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76: Creativity and the Legal Ecosystem with CLOC Leaders Connie Brenton (NetApp) and Mary O’Carroll (Google)

Putting An End to the Mundane 

Today’s guests are not only leaders in the field of legal operations – but are on the forefront of transforming the legal ecosystem – through their leadership within CLOC – the Corporate Legal Operations Consortium.

The first of two guests on Episode 76 is the Chief of Staff and Senior Director of Legal Operations at NetApp and CEO of CLOC, Connie Brenton.   Connie has a JD and MBA, starting off her career in operations and subsequently legal operations at Sun Microsystems, Oracle and now NetApp.    She’s passionate about the need for transformation in the legal industry, through the use of technology and the application of tools, programs, and processes for greater efficiency.

Connie Brenton on LinkedIn

Joining Connie is Mary O’Carroll, the Head of Legal Operations, Technology and Strategy at Google. Transitioning from a career in investment banking and consulting Mary experienced law firm life joining Orrick in 2003 as a Profitability Analysis Manager – an experience that 5 years later led to her role at Google.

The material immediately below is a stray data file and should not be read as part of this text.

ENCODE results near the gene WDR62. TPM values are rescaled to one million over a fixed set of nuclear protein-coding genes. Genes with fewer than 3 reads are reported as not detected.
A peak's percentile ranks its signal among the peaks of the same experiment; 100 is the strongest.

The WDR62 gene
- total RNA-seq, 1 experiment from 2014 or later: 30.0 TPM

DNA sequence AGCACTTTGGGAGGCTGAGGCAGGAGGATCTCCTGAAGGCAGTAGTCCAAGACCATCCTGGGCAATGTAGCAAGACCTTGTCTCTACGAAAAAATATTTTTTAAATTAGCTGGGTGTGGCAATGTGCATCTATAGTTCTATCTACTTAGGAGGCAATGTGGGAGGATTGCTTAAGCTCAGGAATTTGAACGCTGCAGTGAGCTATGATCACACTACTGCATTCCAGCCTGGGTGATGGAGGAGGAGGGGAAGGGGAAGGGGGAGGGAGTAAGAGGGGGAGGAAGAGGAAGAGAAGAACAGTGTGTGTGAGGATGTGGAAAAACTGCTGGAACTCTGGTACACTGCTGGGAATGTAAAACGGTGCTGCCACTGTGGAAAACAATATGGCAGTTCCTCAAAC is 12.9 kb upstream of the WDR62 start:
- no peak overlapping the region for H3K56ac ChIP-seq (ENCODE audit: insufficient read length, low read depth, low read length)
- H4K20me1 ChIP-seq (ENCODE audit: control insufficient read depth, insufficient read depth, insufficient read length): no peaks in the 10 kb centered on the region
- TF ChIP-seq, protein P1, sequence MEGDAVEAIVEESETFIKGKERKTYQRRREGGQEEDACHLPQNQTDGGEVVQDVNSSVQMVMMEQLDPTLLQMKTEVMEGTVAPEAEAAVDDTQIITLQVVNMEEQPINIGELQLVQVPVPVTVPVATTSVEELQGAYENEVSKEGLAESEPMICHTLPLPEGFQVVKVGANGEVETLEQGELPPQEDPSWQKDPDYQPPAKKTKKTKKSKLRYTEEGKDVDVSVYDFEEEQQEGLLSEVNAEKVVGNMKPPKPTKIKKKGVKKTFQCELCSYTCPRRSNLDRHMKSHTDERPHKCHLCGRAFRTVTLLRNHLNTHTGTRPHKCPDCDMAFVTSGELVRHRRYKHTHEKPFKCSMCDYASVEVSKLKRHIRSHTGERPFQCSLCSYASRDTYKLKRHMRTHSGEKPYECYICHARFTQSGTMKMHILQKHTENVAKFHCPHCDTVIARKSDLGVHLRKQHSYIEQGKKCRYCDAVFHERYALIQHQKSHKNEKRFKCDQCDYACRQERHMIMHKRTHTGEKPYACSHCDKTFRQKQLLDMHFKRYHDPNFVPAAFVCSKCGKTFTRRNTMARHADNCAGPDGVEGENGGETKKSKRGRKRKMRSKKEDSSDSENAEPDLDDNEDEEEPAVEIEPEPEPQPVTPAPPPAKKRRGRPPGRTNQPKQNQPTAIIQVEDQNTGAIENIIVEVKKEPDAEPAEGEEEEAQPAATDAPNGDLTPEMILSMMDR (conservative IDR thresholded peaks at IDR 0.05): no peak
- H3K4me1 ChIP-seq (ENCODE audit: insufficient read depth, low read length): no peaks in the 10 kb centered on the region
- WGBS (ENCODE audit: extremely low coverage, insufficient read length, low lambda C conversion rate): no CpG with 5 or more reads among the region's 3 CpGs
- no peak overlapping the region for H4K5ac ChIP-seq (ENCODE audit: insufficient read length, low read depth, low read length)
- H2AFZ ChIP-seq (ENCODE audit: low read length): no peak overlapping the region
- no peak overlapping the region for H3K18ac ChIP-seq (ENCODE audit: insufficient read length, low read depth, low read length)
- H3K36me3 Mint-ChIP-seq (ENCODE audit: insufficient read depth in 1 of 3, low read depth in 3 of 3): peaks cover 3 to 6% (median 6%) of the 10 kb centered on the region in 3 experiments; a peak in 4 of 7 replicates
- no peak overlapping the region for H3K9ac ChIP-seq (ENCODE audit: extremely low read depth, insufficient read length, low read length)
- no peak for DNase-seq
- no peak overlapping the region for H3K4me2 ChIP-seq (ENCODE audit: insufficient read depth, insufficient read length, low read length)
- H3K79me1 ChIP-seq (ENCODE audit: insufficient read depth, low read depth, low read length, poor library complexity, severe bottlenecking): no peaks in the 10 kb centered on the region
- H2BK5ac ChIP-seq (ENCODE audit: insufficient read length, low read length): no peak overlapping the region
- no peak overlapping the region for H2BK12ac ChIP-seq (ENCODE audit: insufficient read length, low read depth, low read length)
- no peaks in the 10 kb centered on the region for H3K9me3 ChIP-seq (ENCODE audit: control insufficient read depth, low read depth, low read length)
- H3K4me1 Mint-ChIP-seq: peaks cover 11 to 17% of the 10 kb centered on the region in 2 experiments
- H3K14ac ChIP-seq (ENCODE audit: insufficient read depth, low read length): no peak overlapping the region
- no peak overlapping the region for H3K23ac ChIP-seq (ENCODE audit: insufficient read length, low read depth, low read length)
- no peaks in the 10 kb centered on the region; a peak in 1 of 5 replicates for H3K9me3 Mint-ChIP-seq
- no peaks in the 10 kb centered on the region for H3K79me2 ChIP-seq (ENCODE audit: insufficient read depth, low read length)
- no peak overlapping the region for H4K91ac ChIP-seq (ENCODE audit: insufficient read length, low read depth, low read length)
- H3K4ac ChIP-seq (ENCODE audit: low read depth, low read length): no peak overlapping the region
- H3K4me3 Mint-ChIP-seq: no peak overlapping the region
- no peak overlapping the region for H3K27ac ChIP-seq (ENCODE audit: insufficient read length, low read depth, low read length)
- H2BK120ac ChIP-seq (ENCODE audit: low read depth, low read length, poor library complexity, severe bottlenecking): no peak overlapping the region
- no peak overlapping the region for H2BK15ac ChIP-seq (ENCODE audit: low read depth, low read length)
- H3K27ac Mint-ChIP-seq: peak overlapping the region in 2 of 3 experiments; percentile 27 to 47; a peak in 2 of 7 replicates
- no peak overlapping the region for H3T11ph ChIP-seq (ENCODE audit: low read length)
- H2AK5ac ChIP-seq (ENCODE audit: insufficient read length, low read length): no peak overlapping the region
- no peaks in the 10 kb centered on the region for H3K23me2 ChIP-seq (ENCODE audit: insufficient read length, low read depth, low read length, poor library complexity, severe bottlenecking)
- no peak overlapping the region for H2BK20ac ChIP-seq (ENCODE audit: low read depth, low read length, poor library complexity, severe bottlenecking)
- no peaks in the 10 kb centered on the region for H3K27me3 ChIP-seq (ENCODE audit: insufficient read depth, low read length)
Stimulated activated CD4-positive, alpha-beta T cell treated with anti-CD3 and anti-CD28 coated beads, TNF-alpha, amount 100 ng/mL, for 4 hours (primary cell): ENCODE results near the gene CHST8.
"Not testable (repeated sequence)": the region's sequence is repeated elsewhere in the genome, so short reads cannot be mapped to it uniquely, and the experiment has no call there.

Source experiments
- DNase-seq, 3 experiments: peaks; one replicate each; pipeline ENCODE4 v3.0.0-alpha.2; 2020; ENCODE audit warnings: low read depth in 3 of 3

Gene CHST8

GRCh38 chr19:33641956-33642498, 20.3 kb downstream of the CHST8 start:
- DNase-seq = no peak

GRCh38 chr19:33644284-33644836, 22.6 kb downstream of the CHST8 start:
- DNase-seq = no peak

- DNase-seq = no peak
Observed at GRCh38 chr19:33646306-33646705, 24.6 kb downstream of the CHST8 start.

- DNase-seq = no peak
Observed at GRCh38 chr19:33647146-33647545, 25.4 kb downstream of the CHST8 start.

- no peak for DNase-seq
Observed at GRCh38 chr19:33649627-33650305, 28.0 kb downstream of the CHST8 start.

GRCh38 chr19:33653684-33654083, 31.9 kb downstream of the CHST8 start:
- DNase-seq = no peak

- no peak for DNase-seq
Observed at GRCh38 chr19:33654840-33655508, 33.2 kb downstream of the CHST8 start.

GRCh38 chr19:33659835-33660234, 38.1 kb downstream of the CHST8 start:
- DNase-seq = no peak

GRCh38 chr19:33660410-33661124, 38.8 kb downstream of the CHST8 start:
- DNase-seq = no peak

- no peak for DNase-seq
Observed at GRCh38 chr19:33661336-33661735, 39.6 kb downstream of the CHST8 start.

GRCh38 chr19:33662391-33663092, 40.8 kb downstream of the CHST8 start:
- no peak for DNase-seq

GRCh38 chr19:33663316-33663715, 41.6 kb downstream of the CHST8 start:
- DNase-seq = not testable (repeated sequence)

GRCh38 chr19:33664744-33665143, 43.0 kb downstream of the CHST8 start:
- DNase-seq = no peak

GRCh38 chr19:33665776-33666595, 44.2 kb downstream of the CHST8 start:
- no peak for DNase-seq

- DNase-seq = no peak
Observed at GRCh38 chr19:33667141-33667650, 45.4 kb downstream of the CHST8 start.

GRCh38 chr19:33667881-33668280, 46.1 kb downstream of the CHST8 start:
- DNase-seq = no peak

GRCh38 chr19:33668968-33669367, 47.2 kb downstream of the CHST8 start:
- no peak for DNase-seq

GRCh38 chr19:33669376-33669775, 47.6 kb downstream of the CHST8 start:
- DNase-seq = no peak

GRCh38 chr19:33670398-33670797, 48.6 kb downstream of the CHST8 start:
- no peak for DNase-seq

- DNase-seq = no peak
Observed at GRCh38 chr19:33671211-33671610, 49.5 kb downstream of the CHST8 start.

Mary Shen O’Carroll on LinkedIn

  • Within legal operations, change management is a daily activity.
  • Having the data has allowed in house counsel to be run in-house legal like a business.
  • Legal Tech vendors, make your solution easy to understand. Be clear as to how it will allow in-house legal to be better, faster and more efficient.
  • Today members of the legal ecosystem are co-creating solutions – law firms and in-house legal departments are working with legal technology and legal outsourcing companies to deliver solutions that work and are more effective.
  • By adding technology and right sizing in-house legal departments the mundane work has been redirected allowing more creative work to take place.
  • The thread of CLOC is the inherent challenge of change management. Law firm operations professionals share that challenge.
  • We’re experiencing a tipping point within the legal ecosystem. It’s critical that legal tech firms and legal outsourcing organizations understand the business of the in-house legal client.
  • Law schools are a critical component of the legal eco system. More and more law school graduates are heading straight into business – they need the skill set to ‘get the job and keep a job’ when they graduate.
  • In 2027 the information accessible to the ecosystem as a result of strong data collection is likely to allow a price check on legal matters at the push of a button.

This episode is sponsored by Axiom Law:

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